Your credit score tells lenders how risky a borrower you are. The higher your score, the less risk a lender takes. That’s why it’s important to get your credit score as high as possible.
A FICO credit score of 850 is considered perfect, and to be clear, most consumers do. do not have perfect credit. And you don’t even have to aim for perfect credit, because it’s extremely hard to achieve. But if your credit score is currently at 700, it might be worth working to improve it, even if it’s a good score to start with.
What can a higher credit score do for you?
Equifax, one of the major credit bureaus, says a credit score of 700 is considered good. On the other hand, a score of 740 to 799 is considered very good, while a score of 800 and above is considered excellent.
Now, these may seem like arbitrary designations, but what they’re really telling you is that while a 700 credit score is by no means bad, it’s also not exceptional. If your goal is to prepare to borrow at the most affordable rates, it pays to work to increase that score by 700.
Likewise, while it’s certainly possible to get approved for a credit card with a score of 700, some of the best credit card offers require a higher score. And if you want to qualify for them, you’ll have to raise that 700.
How to increase your credit score
Raising your credit score is not something you should expect overnight. But over time, you may be able to increase that number quite well.
There are different ways to boost your credit score, but a good place to start is to pay all your bills on time. Your payment history carries more weight when calculating your credit score than any other factor.
You can also increase your score by paying off some existing credit card debt. Credit usage is another important factor that determines your score, and it indicates how much of your total revolving credit you are using at one time.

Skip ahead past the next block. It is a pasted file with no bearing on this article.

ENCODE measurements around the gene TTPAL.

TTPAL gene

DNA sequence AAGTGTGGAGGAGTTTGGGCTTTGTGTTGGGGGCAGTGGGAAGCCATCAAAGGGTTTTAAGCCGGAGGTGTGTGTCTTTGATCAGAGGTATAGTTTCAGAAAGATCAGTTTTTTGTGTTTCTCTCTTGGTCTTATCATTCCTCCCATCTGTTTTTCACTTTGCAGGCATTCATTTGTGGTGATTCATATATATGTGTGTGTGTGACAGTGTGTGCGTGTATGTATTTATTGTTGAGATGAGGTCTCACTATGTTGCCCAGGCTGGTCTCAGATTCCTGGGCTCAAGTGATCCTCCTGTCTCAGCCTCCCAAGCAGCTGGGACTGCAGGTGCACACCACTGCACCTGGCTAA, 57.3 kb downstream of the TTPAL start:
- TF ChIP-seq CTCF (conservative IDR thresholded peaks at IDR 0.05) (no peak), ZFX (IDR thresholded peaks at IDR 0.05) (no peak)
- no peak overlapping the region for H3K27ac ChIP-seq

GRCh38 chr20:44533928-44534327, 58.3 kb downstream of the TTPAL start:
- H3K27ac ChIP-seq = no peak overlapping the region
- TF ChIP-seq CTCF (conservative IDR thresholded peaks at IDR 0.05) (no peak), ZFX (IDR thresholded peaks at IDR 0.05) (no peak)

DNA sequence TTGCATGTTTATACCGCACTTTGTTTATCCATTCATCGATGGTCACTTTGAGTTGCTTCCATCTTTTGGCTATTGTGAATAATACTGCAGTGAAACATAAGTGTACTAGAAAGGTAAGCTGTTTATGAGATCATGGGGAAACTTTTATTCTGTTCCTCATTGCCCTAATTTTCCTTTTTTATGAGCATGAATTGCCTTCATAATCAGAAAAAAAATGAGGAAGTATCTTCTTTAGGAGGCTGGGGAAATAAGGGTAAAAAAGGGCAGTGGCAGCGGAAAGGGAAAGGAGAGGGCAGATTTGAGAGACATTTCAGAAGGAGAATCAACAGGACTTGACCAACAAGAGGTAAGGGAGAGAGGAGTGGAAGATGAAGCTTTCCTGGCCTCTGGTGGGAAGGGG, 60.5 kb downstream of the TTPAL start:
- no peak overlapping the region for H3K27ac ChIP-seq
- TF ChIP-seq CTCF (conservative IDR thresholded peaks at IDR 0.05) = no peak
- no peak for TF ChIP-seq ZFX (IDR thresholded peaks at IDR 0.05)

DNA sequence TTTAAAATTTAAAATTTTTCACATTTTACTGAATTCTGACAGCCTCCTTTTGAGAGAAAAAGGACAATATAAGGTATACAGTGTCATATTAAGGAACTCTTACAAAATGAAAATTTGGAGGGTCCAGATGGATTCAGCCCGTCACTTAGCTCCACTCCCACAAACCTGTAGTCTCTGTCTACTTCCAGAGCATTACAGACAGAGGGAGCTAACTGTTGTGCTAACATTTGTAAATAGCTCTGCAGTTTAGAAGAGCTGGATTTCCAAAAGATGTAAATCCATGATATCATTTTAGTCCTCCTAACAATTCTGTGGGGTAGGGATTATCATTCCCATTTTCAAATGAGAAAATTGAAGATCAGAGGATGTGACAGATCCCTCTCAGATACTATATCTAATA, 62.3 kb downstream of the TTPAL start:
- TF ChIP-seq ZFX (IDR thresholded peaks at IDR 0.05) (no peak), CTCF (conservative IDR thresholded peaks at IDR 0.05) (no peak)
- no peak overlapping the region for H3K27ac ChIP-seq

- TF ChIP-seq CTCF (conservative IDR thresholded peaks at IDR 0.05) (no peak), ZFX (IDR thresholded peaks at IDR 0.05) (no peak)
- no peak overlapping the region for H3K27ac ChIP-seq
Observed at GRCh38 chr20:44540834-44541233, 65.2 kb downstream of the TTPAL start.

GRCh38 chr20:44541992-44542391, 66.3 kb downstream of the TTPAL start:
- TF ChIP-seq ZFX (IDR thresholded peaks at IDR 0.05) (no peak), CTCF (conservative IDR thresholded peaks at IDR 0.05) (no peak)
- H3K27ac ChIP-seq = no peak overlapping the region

If it’s not possible to pay off some credit card debt, you can reduce your usage (which will help your score) by requesting an increase in your credit card limits. Your credit card issuers may require you if you’ve had an account in good standing for a while or can prove you have more income than you had when you first applied for your cards .
Finally, it is always beneficial to check your credit report for errors. You are entitled to a free copy from each major reporting bureau (Experian, Equifax and TransUnion) once a year. Currently, credit reports are free on a weekly basis until April. If you spot an error on your credit report that could lower your score, such as a debt in your name that you never incurred, getting it corrected could give your score a relatively quick boost.
While it’s not necessary to blame yourself for a credit score of 700, it could also be to your advantage to increase that number. The good news is that you’ll start off with a good score to begin with, so ideally you can work on increasing your credit without too much stress.
Alert: The highest cash back card we’ve seen now has 0% introductory APR through 2023
If you use the wrong credit or debit card, it could cost you dearly. Our expert loves this top pick, which includes a 0% introductory APR until 2023, an insane reimbursement rate of up to 5%, and all without annual fees.
In fact, this map is so good that our expert even uses it personally. Click here to read our full review for free and apply in just 2 minutes.
Read our free review
We are firm believers in the Golden Rule, which is why editorial opinions are our own and have not been previously reviewed, approved or endorsed by the advertisers included. The Ascent does not cover all offers on the market. The editorial content of The Ascent is separate from the editorial content of The Motley Fool and is created by a different team of analysts. The Motley Fool has a disclosure policy.
The views and opinions expressed herein are the views and opinions of the author and do not necessarily reflect those of Nasdaq, Inc.